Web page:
The ecologies of the Ryukyu tube-nosed bat (Murina ryukyuana) and Yanbaru whiskered bat (Myotis yanbarensis) have received little research attention and are thus largely unknown. Therefore, it is unclear how best to conserve these small forest bats. Both species seem to be largely solitary tree-dwelling bats that roost in leaves or tree holes, making them elusive and difficult to study.


Discovered in the Yanbaru Forest of Okinawa Island, these two bat species are only found on three islands: Okinawa, Tokunoshima, and Amami-Oshima. The Ryukyu tube-nosed bat (below left) is considered Endangered, and the Yanbaru whiskered bat (below right) as Critically Endangered, by both the International Union for the Conservation of Nature (IUCN) and the Japanese Ministry of Environment.








In February 2018, we managed to capture the Yanbaru whiskered bat, reporting it for the first time on Okinawa since the species was discovered 22 years ago. Through a combination of capture surveys and automated recording devices, we've been gradually improving our understanding of local bat distributions. The Yanbaru whiskered bat seems to be severely range restricted and one of our main goals is to find out why. Using tiny radio transmitters, we have been tracking the roosting habits of both species in search of clues as to the causes of their rarity.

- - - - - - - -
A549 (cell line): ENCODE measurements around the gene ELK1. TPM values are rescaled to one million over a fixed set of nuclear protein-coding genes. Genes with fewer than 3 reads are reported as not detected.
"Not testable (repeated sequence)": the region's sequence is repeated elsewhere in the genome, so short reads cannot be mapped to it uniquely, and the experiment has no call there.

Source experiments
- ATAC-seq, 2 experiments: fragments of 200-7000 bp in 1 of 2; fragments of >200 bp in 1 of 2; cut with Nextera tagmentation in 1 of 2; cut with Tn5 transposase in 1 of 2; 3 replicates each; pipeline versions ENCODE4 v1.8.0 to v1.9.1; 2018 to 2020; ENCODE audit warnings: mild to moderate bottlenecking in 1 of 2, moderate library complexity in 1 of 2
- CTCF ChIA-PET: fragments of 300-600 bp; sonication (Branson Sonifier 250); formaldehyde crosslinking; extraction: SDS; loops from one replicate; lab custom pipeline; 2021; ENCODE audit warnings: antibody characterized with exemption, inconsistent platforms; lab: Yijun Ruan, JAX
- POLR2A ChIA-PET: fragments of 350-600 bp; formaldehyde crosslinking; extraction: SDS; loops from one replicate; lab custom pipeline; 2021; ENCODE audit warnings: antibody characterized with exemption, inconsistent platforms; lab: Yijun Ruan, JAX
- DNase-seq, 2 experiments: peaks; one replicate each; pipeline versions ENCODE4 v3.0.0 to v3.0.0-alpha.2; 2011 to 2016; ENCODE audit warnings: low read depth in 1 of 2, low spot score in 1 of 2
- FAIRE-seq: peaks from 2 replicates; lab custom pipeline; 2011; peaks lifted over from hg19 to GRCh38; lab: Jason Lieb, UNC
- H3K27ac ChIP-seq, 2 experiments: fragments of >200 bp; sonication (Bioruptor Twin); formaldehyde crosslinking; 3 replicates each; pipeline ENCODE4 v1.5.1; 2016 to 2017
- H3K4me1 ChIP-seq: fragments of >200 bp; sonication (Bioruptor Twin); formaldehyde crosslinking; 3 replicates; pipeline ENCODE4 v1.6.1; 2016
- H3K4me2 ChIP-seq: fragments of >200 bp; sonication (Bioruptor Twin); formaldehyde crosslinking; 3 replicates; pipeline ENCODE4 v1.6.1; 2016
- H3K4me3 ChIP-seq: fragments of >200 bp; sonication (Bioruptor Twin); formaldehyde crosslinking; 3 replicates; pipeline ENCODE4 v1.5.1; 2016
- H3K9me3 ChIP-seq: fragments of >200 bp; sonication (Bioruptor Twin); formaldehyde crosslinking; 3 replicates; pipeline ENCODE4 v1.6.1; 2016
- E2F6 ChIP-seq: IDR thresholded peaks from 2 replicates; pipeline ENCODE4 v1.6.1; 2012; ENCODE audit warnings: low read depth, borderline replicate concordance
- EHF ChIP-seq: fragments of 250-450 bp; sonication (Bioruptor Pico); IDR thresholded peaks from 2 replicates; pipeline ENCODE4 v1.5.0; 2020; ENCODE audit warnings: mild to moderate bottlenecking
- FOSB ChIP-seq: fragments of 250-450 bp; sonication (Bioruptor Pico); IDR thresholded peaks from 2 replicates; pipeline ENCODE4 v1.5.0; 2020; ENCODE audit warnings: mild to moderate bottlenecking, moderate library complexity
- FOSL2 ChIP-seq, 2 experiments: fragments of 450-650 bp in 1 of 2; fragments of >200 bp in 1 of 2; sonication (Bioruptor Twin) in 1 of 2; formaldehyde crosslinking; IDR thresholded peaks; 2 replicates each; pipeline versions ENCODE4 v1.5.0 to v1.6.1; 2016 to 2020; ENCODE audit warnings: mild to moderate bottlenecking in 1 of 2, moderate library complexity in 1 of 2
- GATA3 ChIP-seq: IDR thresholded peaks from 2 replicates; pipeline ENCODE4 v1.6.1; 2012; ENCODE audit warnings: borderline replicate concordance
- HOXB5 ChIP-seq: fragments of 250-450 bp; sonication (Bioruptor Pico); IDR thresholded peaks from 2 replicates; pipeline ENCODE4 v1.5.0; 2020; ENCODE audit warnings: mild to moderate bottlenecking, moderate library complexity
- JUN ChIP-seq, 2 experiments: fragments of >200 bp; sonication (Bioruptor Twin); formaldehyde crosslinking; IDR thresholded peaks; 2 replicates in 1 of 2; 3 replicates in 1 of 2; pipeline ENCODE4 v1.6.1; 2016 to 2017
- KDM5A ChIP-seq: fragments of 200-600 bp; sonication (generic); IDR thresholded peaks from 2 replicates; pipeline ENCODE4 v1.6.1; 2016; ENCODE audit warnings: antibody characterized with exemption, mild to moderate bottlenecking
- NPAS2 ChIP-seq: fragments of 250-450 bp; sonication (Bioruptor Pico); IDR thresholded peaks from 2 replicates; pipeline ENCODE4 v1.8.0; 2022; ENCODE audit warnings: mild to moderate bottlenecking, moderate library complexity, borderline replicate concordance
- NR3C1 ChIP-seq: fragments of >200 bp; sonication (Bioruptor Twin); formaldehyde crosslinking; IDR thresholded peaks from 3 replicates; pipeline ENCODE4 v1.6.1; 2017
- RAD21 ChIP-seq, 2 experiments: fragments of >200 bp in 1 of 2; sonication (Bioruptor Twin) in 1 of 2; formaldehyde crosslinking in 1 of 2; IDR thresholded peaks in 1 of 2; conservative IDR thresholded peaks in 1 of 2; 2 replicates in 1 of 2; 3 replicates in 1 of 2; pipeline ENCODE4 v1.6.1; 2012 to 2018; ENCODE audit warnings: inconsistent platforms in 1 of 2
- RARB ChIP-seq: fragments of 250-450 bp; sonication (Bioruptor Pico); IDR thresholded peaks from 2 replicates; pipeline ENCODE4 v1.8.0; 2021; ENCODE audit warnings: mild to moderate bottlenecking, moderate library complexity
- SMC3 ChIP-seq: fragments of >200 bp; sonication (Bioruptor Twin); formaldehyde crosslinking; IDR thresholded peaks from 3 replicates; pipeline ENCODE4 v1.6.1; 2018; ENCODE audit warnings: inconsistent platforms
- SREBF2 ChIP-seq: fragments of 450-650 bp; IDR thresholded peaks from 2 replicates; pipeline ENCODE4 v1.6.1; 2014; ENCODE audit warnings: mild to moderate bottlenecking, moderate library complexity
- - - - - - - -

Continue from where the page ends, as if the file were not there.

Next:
Study kindly supported by:


The Island Bat Research Group (IBRG) is an international multi-disciplinary unit. It has been involved for several years in the research and conservation of endangered insular bats in Japan and other island countries.


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F: +81 (0)75-753-3133


© 2018 by Christian E. Vincenot.

Picture featured on this website were shot by members of the group, but also by close friends and collaborators. Therefore, reuse of these pictures is subject to prior approval by the IBRG to insure proper credit can be given to authors.